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absolute action Agnosticism agreeable feeling animal appears Aristotle assuredly believe causation cause century chapter Christian civilisation conception conduct conscience consciousness Data of Ethics divine doctrine duty effect eternal evil existence experience expression fact faculty force Frederic Harrison Herbert Spencer human Huxley's idea ideal individual instinct intellect John Morley jurisprudence justice Kant knowledge labour less liberty living man's marriage Materialism Materialist matter means mechanical merely metaphysical mind molecular molecular physics moral law motives nations natural rights necessity obligation observed personality phenomena philosophy physical science pleasure political present principles Professor Huxley psychical punishment question realised reason recognised relativity of knowledge religion retributive justice right and wrong rule sense Sir Frederick Pollock society sophism speak spiritual suppose supreme surely teaching tell things thou thought tion transcendental true truth universal unquestionably virtue volition woman words writes
Page 58 - Religion, blushing, veils her sacred fires, And unawares Morality expires. Nor public flame, nor private, dares to shine; Nor human spark is left, nor glimpse divine! Lo! thy dread empire, Chaos ! is restored; Light dies before thy uncreating word; Thy hand, great Anarch, lets the curtain fall, And universal darkness buries all.
Page 139 - STERN Daughter of the Voice of God ! O Duty ! if that name thou love Who art a light to guide, a rod To check the erring, and reprove ; Thou, who art victory and law When empty terrors overawe, From vain temptations dost set free, And calm'st the weary strife of frail humanity!
Page 165 - When a man writes to the world, he summons up all his reason and deliberation to assist him; he searches, meditates, is industrious, and likely consults and confers with his judicious friends, after all which done he takes himself to be informed in what he writes, as well as any that writ before him.
Page 216 - For woman is not undevelopt man, . But diverse : could we make her as the man, Sweet Love were slain: his dearest bond is this, Not like to like, but like in difference. Yet in the long years liker must they grow; The man be more of woman, she of man; He gain in sweetness and in moral height, Nor lose the wrestling thews that throw the world; She mental breadth, nor fail in childward care...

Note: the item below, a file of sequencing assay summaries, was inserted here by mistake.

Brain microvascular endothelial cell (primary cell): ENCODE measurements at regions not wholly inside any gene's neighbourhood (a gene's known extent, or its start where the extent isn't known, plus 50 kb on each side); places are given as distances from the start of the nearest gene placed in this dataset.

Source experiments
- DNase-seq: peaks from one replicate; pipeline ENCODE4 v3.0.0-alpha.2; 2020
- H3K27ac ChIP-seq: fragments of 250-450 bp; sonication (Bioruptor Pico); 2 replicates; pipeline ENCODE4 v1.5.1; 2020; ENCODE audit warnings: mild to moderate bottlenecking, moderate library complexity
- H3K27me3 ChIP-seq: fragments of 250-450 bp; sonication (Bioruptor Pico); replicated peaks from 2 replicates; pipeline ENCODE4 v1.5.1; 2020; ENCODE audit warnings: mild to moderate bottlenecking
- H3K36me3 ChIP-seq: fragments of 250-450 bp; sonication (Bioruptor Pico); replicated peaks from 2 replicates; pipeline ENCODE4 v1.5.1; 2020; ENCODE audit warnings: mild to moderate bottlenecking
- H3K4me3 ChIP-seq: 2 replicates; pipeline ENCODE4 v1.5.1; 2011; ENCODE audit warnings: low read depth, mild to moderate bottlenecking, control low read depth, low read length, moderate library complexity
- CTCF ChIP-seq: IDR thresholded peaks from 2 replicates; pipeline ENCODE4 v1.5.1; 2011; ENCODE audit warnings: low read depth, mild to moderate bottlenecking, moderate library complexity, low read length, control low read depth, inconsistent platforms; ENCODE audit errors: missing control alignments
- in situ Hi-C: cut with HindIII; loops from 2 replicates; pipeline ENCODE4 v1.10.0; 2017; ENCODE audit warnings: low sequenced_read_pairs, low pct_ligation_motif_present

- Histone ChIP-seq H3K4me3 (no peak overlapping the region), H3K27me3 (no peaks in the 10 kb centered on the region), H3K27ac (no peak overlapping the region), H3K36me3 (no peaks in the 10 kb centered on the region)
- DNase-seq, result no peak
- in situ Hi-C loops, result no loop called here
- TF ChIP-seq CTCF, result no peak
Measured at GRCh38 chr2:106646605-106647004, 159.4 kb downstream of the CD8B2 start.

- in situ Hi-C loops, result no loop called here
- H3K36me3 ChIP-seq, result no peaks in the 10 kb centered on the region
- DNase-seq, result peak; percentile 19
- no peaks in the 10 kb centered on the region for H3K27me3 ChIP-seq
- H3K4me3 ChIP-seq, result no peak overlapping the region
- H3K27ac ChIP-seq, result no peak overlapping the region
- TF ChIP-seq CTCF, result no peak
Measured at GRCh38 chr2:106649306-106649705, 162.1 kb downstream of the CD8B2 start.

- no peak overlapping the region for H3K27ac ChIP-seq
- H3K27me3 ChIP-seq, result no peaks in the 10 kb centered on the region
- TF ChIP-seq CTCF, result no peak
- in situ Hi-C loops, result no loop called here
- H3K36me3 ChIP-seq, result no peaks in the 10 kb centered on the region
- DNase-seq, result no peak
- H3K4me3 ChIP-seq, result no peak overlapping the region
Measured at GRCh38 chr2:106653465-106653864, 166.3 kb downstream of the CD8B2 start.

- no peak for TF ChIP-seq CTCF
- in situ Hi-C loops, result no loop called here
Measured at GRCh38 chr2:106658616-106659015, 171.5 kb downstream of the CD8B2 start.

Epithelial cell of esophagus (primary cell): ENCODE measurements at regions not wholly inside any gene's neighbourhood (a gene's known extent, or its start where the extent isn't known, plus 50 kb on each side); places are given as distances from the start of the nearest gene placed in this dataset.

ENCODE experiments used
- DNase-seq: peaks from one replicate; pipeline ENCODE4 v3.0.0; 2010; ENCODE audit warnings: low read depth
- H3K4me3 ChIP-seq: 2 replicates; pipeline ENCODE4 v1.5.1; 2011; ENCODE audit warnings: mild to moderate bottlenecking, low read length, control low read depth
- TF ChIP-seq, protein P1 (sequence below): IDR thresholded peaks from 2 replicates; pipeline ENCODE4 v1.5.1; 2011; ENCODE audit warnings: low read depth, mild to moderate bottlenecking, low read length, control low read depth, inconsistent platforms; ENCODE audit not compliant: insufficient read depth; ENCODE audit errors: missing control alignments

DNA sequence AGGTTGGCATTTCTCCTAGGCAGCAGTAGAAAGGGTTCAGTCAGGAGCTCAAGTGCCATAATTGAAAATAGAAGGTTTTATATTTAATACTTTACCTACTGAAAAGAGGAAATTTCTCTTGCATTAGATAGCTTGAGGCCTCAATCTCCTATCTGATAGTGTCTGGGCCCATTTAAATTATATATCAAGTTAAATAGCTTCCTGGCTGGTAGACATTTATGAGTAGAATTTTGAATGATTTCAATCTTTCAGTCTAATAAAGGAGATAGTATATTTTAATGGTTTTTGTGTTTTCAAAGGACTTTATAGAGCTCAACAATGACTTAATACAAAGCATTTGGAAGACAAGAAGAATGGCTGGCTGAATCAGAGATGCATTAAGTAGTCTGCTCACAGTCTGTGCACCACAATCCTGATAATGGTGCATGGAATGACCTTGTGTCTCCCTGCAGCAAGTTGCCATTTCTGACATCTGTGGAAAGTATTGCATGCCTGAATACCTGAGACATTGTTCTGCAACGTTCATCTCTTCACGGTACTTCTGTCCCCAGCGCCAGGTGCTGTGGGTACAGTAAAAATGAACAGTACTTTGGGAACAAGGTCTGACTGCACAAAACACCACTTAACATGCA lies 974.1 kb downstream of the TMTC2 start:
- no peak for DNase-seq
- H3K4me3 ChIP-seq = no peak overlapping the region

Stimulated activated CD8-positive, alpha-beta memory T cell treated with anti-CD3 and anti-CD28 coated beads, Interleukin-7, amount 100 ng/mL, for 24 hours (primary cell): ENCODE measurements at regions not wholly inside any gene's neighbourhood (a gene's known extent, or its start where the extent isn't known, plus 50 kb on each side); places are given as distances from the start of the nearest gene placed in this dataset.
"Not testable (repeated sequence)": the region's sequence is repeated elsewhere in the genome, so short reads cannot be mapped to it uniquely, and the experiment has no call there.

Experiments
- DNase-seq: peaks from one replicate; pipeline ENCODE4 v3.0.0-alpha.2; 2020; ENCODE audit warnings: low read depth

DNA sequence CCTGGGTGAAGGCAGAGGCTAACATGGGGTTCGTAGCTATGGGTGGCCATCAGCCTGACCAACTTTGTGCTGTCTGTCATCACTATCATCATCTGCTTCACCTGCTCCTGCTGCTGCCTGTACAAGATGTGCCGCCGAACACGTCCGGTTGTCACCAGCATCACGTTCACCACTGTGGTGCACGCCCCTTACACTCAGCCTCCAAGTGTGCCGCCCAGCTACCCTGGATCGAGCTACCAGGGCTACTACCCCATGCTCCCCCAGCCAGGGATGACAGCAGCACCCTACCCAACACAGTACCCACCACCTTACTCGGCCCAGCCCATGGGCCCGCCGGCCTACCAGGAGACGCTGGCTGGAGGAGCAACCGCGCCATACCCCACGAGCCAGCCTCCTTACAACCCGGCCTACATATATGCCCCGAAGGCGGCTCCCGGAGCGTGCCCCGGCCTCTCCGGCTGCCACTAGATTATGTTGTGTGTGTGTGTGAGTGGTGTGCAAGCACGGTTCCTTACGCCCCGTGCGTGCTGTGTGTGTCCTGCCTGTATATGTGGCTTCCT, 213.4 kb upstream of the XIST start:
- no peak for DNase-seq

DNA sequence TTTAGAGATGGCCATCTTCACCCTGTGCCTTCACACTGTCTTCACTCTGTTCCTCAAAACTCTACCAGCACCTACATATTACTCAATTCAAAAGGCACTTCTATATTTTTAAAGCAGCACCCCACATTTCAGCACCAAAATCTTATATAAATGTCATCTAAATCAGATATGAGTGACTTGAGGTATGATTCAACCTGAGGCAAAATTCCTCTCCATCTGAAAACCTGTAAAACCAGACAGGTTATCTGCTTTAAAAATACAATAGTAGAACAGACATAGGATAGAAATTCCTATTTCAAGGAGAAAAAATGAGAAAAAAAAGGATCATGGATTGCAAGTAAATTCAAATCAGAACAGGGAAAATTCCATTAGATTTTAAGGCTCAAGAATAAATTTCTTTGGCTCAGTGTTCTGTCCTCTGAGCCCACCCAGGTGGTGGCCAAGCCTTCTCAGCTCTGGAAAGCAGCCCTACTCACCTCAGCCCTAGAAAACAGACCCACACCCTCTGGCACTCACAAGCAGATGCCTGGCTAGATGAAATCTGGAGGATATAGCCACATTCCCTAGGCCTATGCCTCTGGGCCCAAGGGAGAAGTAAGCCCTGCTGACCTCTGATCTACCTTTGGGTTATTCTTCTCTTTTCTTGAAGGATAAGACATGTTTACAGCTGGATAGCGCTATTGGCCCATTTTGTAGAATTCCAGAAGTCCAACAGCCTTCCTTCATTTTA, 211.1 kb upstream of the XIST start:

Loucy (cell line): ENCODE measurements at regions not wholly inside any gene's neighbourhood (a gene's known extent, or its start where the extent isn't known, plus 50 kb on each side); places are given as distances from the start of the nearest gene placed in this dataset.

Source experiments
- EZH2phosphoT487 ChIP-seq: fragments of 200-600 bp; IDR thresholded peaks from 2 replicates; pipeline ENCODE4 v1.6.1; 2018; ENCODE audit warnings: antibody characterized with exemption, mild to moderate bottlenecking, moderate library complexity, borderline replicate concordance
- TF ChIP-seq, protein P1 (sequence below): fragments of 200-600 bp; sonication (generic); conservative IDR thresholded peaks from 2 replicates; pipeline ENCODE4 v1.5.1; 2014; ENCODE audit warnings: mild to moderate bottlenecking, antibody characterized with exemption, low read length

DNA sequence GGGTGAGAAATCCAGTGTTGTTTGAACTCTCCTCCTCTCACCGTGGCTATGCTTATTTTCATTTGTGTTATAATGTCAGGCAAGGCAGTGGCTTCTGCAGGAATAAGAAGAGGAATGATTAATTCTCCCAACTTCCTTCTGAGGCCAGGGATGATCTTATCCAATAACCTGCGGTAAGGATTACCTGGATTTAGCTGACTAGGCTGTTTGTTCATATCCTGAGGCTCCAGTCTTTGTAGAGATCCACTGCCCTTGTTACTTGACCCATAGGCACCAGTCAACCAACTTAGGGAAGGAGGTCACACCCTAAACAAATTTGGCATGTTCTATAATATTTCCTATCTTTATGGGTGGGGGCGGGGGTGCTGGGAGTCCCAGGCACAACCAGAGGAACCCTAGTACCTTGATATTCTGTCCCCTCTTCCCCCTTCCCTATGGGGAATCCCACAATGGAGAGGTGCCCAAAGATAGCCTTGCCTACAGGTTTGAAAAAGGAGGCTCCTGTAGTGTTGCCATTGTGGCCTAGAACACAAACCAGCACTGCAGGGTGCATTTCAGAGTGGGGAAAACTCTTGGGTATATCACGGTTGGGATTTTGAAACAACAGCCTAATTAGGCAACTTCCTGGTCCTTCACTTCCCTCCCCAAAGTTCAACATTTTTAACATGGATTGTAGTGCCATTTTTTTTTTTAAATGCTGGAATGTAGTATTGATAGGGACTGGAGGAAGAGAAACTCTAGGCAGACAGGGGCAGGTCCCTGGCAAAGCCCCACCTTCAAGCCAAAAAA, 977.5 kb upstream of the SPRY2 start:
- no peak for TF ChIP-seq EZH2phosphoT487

Page 115 - We are all born in subjection, — all born equally, high and low, governors and governed, in subjection to one great, immutable, preexistent law, prior to all our devices and prior to all our contrivances, paramount to all our ideas and all our sensations, antecedent to our very existence, by which we are knit and connected in the eternal frame of the universe, out of which we cannot stir.
Page 115 - Of law there can be no less acknowledged, than that her seat is the bosom of God, her voice the harmony of the world ; all things in heaven and earth do her homage, the very least as feeling her care, and the greatest as not exempted from her power...
Page 56 - ... it were better for sun and moon to drop from heaven, for the earth to fail, and for all the many millions who are upon it to die of starvation in extremest agony, as far as temporal affliction goes, than that one soul, I will not say, should be lost, but should commit one single venial sin, should tell one wilful untruth, though it harmed no one, or steal one poor farthing without excuse.
Page 71 - To make my position fully understood, it seems needful to add that, corresponding to the fundamental propositions of a developed Moral Science, there have been, and still are, developing in the race, certain fundamental moral intuitions ; and that, though these moral intuitions are the results of accumulated experiences of Utility, gradually organized and inherited, they have come to be quite independent of conscious experience.